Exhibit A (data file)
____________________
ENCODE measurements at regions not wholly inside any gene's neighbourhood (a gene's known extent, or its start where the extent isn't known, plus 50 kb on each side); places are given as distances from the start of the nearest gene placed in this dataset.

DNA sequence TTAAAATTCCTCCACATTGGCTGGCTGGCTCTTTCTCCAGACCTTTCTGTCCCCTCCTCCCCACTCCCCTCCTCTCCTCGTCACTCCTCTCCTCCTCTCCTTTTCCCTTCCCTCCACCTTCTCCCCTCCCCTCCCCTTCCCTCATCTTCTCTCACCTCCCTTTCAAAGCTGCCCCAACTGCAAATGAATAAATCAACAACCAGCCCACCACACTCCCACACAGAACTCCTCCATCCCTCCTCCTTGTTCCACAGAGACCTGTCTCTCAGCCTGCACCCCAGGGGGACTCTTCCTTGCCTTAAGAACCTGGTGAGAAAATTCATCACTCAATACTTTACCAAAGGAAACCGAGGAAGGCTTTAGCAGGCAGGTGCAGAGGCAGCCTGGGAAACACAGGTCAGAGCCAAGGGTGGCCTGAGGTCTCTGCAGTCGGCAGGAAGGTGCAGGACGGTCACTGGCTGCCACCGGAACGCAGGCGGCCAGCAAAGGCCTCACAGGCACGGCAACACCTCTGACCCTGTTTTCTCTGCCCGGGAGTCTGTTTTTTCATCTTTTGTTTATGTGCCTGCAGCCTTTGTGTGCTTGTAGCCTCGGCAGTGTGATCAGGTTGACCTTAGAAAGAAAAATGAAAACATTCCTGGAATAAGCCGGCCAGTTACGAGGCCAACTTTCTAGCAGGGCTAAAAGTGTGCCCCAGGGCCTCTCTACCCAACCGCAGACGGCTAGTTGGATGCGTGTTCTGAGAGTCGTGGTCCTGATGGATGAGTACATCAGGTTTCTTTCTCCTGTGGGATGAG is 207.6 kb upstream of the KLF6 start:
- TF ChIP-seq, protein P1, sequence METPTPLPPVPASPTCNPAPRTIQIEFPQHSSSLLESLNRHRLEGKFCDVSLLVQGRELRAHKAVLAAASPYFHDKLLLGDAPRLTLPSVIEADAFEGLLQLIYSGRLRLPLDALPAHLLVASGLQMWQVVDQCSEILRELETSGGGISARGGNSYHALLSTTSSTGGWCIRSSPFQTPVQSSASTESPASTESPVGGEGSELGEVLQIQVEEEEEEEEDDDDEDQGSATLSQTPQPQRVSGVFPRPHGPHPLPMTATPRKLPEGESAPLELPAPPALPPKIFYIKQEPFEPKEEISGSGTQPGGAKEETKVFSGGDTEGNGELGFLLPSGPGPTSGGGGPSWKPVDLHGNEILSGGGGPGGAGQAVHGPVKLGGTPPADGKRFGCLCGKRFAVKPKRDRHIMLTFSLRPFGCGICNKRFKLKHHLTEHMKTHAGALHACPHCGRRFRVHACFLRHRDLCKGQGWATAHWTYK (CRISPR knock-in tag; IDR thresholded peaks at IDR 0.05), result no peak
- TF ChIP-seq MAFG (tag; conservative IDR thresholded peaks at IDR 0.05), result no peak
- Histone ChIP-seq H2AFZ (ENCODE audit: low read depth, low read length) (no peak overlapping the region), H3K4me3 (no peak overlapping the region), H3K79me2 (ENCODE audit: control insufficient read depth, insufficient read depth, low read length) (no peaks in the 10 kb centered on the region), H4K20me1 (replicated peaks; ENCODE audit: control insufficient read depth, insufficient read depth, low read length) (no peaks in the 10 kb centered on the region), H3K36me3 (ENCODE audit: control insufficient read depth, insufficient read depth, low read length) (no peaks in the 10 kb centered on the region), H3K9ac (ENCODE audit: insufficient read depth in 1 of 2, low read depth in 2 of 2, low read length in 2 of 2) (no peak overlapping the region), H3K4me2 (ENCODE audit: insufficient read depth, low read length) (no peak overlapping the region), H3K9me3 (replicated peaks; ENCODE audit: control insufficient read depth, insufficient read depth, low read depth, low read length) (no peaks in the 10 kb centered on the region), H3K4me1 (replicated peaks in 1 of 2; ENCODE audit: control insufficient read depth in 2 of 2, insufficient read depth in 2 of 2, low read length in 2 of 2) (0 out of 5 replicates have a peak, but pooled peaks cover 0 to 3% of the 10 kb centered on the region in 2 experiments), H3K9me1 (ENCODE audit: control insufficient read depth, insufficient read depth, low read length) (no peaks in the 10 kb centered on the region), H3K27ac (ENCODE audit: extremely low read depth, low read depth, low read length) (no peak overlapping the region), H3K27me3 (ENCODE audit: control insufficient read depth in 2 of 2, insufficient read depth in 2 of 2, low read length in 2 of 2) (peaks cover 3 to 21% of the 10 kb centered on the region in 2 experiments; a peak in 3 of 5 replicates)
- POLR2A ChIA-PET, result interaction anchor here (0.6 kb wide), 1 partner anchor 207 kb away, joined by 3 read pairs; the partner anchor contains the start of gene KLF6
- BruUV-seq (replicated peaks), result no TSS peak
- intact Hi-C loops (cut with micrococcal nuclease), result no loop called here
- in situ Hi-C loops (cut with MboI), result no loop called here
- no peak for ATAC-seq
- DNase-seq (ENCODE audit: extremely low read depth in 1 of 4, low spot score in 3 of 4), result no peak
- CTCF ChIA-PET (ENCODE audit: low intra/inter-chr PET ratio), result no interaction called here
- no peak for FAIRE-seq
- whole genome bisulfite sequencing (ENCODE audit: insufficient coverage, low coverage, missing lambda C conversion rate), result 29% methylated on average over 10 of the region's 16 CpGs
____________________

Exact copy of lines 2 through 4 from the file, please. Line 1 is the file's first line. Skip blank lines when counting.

DNA sequence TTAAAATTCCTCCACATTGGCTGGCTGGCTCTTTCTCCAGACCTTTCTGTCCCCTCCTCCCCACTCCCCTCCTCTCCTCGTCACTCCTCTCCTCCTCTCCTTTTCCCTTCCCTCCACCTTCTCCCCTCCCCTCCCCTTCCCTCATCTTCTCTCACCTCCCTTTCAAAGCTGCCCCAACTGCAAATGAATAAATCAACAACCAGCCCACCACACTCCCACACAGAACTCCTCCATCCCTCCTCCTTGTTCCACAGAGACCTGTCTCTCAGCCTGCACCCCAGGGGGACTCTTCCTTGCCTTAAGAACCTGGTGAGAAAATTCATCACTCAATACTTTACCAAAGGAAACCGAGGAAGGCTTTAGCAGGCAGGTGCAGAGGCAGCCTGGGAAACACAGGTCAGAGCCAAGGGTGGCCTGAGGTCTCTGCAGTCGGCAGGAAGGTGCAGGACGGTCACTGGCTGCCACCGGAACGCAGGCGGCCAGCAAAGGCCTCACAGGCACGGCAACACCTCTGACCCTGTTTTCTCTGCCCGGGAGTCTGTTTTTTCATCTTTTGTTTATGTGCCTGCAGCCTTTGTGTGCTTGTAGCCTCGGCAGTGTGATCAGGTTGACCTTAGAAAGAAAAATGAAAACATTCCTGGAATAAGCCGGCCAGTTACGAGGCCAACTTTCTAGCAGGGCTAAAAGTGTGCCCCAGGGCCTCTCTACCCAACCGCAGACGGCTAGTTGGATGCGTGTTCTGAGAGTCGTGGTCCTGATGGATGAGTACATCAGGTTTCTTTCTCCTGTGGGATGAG is 207.6 kb upstream of the KLF6 start:
- TF ChIP-seq, protein P1, sequence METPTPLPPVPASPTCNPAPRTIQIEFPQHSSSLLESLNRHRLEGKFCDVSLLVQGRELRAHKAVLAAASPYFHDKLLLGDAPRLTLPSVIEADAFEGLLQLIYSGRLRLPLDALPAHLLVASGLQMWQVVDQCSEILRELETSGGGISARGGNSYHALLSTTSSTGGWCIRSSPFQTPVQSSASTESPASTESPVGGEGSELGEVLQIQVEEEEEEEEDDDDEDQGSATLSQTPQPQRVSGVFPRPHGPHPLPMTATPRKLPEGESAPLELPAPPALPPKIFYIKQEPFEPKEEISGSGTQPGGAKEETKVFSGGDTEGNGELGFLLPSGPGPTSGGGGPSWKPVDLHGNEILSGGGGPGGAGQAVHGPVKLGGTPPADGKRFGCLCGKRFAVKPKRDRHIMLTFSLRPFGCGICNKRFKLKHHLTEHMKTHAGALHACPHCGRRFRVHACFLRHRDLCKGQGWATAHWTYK (CRISPR knock-in tag; IDR thresholded peaks at IDR 0.05), result no peak
- TF ChIP-seq MAFG (tag; conservative IDR thresholded peaks at IDR 0.05), result no peak